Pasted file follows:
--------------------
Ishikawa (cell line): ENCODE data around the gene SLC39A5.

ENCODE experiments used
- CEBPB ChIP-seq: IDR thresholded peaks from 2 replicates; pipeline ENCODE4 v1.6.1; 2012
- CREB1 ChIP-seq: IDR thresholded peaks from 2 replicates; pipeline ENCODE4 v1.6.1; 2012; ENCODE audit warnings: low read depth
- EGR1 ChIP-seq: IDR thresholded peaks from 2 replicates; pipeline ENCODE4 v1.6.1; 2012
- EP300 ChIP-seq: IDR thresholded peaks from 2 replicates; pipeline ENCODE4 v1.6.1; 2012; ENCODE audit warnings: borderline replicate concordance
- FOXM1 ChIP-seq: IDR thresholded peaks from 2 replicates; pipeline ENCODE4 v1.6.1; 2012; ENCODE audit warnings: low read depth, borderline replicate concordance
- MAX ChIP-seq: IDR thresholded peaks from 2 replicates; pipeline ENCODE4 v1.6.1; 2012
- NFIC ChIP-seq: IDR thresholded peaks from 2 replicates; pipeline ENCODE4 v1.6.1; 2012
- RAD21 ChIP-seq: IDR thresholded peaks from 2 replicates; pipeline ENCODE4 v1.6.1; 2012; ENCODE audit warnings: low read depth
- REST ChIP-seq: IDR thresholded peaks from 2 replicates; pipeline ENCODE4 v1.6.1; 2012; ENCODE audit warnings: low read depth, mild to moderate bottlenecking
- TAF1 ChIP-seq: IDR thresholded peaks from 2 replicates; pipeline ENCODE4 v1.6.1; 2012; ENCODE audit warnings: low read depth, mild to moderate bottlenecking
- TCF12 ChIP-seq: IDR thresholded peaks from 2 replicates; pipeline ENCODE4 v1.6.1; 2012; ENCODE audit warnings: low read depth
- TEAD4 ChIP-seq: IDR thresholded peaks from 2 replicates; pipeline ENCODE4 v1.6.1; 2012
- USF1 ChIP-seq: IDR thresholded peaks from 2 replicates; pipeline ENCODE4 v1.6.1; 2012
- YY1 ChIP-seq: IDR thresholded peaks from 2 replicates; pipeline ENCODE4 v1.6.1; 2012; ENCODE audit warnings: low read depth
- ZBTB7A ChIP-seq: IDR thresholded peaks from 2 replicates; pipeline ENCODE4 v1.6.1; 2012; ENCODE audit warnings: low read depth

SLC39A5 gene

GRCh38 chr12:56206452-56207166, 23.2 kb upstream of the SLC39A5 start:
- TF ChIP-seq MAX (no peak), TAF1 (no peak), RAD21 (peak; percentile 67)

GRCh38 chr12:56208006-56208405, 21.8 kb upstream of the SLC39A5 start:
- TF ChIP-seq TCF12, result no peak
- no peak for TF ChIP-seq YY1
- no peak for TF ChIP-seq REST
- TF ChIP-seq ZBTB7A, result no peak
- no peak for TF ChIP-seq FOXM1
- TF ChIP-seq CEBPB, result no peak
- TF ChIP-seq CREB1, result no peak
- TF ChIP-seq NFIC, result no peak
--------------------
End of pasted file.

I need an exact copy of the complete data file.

Ishikawa (cell line): ENCODE data around the gene SLC39A5.

ENCODE experiments used
- CEBPB ChIP-seq: IDR thresholded peaks from 2 replicates; pipeline ENCODE4 v1.6.1; 2012
- CREB1 ChIP-seq: IDR thresholded peaks from 2 replicates; pipeline ENCODE4 v1.6.1; 2012; ENCODE audit warnings: low read depth
- EGR1 ChIP-seq: IDR thresholded peaks from 2 replicates; pipeline ENCODE4 v1.6.1; 2012
- EP300 ChIP-seq: IDR thresholded peaks from 2 replicates; pipeline ENCODE4 v1.6.1; 2012; ENCODE audit warnings: borderline replicate concordance
- FOXM1 ChIP-seq: IDR thresholded peaks from 2 replicates; pipeline ENCODE4 v1.6.1; 2012; ENCODE audit warnings: low read depth, borderline replicate concordance
- MAX ChIP-seq: IDR thresholded peaks from 2 replicates; pipeline ENCODE4 v1.6.1; 2012
- NFIC ChIP-seq: IDR thresholded peaks from 2 replicates; pipeline ENCODE4 v1.6.1; 2012
- RAD21 ChIP-seq: IDR thresholded peaks from 2 replicates; pipeline ENCODE4 v1.6.1; 2012; ENCODE audit warnings: low read depth
- REST ChIP-seq: IDR thresholded peaks from 2 replicates; pipeline ENCODE4 v1.6.1; 2012; ENCODE audit warnings: low read depth, mild to moderate bottlenecking
- TAF1 ChIP-seq: IDR thresholded peaks from 2 replicates; pipeline ENCODE4 v1.6.1; 2012; ENCODE audit warnings: low read depth, mild to moderate bottlenecking
- TCF12 ChIP-seq: IDR thresholded peaks from 2 replicates; pipeline ENCODE4 v1.6.1; 2012; ENCODE audit warnings: low read depth
- TEAD4 ChIP-seq: IDR thresholded peaks from 2 replicates; pipeline ENCODE4 v1.6.1; 2012
- USF1 ChIP-seq: IDR thresholded peaks from 2 replicates; pipeline ENCODE4 v1.6.1; 2012
- YY1 ChIP-seq: IDR thresholded peaks from 2 replicates; pipeline ENCODE4 v1.6.1; 2012; ENCODE audit warnings: low read depth
- ZBTB7A ChIP-seq: IDR thresholded peaks from 2 replicates; pipeline ENCODE4 v1.6.1; 2012; ENCODE audit warnings: low read depth

SLC39A5 gene

GRCh38 chr12:56206452-56207166, 23.2 kb upstream of the SLC39A5 start:
- TF ChIP-seq MAX (no peak), TAF1 (no peak), RAD21 (peak; percentile 67)

GRCh38 chr12:56208006-56208405, 21.8 kb upstream of the SLC39A5 start:
- TF ChIP-seq TCF12, result no peak
- no peak for TF ChIP-seq YY1
- no peak for TF ChIP-seq REST
- TF ChIP-seq ZBTB7A, result no peak
- no peak for TF ChIP-seq FOXM1
- TF ChIP-seq CEBPB, result no peak
- TF ChIP-seq CREB1, result no peak
- TF ChIP-seq NFIC, result no peak